Sunday, February 11, 2018

Cheryl Reid

Cheryl Reid grew up in Decatur, Alabama. She studied art and writing at Agnes Scott College and earned an MFA in Creative Writing from Georgia State University. She lives with her husband, three children, and a rescue dog called Django in Decatur, Georgia.

Reid's new book, her first novel, is As Good as True,.

Recently I asked the author about what she was reading. Her reply:
I love books that employ imagery in specific and meaningful ways to deepen the narrative. So when I finished The Ninth Hour by Alice McDermott, I was in awe. Throughout the novel, I felt as if I were in the room or on the street or on the train with the characters. The real treasure of the book is the weaving of narrative between and among characters. McDermott takes us close-up, offering internal glimpses into each character, their vulnerabilities and hopes, but also pulls out, so that each character can be seen through the others’ points of view. The novel has a cinematic feel, exploring each person’s desires and conflicts, and though a reader might not expect to find such deep longing, hope, bitterness and jealousy in a cast of nuns, a young widow and her daughter, McDermott paints a surprising and abundant landscape of their complicated lives. Her ability to delve intimately into her characters remind me of reading Chekhov’s stories.

I recently read Theft by Finding: Diaries 1977-2002 by David Sedaris. The book felt like a “how to” for writers, and I enjoy books about the artistic process like Welty’s One Writer’s Beginnings, King’s On Writing, or Baxter’s Burning Down the House. I love learning how different writers approach their work. In Sedaris’s diaries, you read about his day-to-day life and observations, but you also see how his artistic life unfolds. Some good lessons can be gleaned about the craft—write something every day (or almost every day), look at the world with a poet’s eye, and let nothing be lost. A fun assignment for a writing workshop would be to have the participants read Theft by Finding early on with the goal of keeping a diary like Sedaris for the duration.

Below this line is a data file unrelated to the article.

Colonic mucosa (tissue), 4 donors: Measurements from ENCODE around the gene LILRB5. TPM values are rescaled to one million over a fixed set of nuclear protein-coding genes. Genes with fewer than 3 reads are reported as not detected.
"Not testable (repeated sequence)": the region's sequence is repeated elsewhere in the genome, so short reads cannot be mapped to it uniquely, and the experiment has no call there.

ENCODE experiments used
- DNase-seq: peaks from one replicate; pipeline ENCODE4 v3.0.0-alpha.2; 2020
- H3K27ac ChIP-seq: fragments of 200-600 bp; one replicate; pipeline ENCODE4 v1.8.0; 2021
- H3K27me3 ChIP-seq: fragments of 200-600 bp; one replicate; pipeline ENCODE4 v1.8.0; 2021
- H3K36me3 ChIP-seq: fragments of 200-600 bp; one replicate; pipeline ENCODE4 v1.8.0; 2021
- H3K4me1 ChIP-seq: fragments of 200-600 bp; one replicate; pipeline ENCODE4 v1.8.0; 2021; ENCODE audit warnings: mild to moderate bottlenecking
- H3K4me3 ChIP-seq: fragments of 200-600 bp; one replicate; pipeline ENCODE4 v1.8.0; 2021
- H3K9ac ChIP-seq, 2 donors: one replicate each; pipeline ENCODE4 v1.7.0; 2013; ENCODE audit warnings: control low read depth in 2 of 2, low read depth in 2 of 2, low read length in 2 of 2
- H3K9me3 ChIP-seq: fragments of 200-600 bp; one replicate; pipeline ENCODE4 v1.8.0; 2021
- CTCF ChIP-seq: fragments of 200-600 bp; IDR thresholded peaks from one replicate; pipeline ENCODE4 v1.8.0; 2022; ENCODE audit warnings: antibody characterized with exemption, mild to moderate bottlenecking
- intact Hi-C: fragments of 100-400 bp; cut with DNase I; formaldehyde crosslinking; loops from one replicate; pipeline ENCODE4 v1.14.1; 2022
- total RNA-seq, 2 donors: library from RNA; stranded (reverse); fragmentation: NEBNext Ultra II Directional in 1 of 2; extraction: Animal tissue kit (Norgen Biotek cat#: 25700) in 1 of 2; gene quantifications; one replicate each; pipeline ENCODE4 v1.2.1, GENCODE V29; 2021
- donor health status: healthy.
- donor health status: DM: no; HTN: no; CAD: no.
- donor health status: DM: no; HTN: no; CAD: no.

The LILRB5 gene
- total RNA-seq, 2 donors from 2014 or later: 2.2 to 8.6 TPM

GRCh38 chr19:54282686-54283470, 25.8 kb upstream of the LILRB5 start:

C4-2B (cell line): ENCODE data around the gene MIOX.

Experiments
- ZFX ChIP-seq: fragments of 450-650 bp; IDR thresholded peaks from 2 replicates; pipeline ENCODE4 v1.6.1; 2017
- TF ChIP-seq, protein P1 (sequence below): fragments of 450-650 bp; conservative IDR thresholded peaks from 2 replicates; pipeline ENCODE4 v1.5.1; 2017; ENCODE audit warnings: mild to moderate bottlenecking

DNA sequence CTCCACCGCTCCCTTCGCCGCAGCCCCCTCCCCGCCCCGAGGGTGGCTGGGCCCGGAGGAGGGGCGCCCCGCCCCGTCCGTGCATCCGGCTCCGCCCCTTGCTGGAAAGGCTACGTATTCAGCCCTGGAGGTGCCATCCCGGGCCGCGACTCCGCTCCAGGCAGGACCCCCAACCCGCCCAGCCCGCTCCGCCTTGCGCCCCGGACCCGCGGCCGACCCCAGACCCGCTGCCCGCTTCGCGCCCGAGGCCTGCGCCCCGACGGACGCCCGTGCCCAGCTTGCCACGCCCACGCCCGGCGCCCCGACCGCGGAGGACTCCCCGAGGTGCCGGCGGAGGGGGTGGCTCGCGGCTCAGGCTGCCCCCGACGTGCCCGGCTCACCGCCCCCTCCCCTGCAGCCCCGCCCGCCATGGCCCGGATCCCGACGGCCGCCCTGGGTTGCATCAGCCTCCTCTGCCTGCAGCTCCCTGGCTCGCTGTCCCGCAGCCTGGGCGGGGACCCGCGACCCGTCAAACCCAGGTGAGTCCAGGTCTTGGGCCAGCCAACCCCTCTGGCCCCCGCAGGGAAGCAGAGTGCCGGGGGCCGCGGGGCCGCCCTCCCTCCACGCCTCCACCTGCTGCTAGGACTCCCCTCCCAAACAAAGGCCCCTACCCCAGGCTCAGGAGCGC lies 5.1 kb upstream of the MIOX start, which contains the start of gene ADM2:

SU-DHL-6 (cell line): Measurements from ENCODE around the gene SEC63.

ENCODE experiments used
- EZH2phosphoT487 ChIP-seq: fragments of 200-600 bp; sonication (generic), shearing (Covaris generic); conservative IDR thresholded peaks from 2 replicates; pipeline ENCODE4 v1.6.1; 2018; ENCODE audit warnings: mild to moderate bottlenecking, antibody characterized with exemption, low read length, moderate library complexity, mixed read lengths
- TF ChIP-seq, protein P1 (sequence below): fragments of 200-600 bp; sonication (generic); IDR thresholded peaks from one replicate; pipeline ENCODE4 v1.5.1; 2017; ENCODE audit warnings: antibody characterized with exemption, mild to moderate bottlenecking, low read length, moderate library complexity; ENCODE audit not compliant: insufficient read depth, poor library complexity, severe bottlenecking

Last fall, I read Lincoln in the Bardo by George Saunders, and I so admire his complete originality. The stories within the novel are human and graceful, funny and heartbreaking. At once a play, a fictional narrative, and a historical collage of primary accounts, the story revolves around the death of Lincoln’s son Willie, and how each character experiences love and loss. The themes of human connection and love’s limits ground this transcendent story. The voices, worldly and other-worldly, are fine-tuned inside and out, creating an operatic experience that dares us to imagine what is possible in fiction.

I mostly read fiction because I’m greedy to study craft. But I do love a good journalistic non-fiction book, especially books that feel like novels. Katherine Boo’s Behind the Beautiful Forevers: Life, Death, and Hope in a Mumbai Undercity is one such book: a heart-wrenching, dire, yet hopeful story that is at both outrageously beautiful and devastating. Right now I’m in the middle of David Grann’s Killers of the Flower Moon: The Osage Murders and the Birth of the FBI and what makes it so stunning are the beautifully selected and executed details that bolster the narrative.
Learn more about As Good as True by Cheryl Reid.

Coffee with a Canine: Cheryl Reid & Django.

The Page 69 Test: As Good as True.

--Marshal Zeringue